All in all, I am getting better at it. If I were to compare only the physical and mental part during the last 3 Ramadans I can say there has been significant progress. During the first year I was simply accompanying my sister during her journey. I was doing experimentally to feel what she was going through. Of course, by the afternoon I started having a headache, nausea, dizziness, and extreme tiredness. I ended up with having something to eat and rest. The second time around I had already been converted. I believe that this along with praying gave me the mental strength to begin and move forward. As for this year, it seemed to be a piece of cake on the physical part, I was more focused on the mental part. This was actually pointed to me by a dear friend of mine and that reminded me that when faith and connection are there, everything is possible. Other priorities seem now to be more important, like the intention to connect better with Allah and learn some so-called “Duas” and prayers by heart. It is also my intention and goal to fast every Monday and Thursday.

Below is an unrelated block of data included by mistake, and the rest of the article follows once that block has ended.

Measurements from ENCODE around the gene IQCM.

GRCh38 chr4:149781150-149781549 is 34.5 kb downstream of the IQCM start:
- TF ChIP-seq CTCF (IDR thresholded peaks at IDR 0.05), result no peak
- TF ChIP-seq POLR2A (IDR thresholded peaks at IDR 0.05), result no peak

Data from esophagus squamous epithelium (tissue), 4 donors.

Ramadan feels like a new beginning for me. It is like a second New Year’s Day. As I see it, it builds discipline, mental and physical strength, faith, gratitude and appreciation for the simple things in life, like water. Once it comes to an end, one feels proud for himself and stronger than the last time. Any intentions, wishes, goals and dreams are clearer and willpower is more solid and robust than before. I wish that to all of us, and mostly to the ones that feel lost either in their hearts or minds.
Dedicated to someone special in my heart
Now it is up to you! What is spirituality for you? How does it look like? What religions or spiritual thoughts intrigue you?